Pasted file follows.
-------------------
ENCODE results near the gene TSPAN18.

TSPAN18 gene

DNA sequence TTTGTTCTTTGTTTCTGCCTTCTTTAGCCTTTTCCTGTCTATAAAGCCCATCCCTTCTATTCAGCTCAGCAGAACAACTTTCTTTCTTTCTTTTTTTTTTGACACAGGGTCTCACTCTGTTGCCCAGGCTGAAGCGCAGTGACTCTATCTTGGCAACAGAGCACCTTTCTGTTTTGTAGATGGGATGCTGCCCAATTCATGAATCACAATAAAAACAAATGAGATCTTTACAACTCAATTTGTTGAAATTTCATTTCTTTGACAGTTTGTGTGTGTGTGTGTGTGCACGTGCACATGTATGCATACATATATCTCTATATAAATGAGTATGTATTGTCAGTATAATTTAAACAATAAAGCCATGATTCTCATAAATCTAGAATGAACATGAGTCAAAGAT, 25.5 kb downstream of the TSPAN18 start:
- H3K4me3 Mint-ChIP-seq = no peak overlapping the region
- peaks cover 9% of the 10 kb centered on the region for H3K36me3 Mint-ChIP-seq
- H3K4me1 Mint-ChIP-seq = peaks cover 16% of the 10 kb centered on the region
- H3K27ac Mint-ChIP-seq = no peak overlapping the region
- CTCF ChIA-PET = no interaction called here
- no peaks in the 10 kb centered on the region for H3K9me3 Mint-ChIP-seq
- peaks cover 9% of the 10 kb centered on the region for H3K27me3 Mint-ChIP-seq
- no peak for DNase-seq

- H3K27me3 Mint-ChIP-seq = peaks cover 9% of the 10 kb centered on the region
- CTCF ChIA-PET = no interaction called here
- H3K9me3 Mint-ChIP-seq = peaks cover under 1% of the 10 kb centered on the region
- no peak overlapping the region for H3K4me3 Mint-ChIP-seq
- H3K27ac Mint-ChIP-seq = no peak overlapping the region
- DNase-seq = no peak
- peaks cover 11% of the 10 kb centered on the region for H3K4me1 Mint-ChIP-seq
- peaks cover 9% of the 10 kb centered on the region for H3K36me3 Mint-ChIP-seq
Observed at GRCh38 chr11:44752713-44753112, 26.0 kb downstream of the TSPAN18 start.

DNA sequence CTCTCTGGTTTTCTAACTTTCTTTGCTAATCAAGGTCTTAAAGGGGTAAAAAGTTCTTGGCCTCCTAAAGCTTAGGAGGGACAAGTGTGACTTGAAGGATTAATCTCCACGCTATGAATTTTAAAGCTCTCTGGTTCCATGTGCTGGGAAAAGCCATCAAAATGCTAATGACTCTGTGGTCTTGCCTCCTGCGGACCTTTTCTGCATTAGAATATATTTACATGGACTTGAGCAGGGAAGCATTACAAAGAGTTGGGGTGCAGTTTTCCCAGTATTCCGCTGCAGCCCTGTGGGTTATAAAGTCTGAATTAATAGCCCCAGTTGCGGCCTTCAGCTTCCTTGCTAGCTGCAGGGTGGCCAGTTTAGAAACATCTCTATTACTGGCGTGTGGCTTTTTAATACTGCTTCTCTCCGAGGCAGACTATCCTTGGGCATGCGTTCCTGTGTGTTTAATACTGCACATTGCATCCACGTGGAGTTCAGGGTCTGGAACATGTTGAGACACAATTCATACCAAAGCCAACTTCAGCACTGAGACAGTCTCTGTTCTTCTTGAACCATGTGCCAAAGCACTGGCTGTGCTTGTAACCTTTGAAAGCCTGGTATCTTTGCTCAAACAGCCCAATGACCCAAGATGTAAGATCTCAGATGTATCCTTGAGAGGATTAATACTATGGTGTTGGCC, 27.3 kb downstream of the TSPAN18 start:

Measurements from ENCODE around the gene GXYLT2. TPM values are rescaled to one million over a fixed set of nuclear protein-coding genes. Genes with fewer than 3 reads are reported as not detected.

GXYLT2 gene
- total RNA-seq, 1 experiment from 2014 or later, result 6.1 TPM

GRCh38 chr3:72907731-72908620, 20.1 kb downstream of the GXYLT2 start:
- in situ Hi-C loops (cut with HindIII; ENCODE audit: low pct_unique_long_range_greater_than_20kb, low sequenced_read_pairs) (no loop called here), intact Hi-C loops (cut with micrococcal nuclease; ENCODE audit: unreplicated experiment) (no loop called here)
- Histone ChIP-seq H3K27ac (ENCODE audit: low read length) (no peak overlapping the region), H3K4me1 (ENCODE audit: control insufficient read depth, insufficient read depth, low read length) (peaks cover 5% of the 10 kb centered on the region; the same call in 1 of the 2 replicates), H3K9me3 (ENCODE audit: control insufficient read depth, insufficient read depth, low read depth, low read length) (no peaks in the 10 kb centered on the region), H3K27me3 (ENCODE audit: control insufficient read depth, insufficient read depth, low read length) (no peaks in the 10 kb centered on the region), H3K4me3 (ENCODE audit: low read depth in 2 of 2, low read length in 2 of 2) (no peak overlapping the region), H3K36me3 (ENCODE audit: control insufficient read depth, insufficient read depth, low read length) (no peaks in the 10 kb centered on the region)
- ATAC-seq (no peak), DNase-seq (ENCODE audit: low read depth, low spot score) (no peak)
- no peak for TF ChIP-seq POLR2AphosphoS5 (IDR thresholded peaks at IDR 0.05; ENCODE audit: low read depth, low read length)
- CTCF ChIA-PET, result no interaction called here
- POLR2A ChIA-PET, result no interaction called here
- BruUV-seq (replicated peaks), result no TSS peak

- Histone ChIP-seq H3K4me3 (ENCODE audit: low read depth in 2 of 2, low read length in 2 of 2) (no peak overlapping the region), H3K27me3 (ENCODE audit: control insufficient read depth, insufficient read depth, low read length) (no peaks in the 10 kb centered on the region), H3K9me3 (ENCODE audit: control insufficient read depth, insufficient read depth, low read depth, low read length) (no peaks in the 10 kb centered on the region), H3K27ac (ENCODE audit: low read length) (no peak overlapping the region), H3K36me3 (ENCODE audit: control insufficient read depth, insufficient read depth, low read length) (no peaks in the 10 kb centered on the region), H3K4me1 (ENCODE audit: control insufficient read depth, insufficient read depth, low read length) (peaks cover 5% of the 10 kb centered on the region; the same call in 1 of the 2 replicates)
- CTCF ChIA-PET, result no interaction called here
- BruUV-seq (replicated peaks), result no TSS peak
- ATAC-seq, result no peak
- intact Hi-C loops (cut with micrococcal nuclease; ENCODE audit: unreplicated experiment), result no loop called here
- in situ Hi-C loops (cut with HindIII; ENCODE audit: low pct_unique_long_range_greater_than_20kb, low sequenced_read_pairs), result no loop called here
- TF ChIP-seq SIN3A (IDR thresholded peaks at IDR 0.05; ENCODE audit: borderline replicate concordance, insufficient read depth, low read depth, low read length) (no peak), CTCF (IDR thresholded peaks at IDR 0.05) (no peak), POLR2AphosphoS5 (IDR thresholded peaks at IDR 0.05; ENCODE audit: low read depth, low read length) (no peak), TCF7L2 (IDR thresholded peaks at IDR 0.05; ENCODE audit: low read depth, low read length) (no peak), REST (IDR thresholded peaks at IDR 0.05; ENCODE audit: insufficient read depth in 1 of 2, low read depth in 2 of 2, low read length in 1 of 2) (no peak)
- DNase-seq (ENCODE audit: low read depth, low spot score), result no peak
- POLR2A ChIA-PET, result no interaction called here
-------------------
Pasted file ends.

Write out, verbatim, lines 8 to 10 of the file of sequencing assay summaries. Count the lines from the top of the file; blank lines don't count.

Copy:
- CTCF ChIA-PET = no interaction called here
- no peaks in the 10 kb centered on the region for H3K9me3 Mint-ChIP-seq
- peaks cover 9% of the 10 kb centered on the region for H3K27me3 Mint-ChIP-seq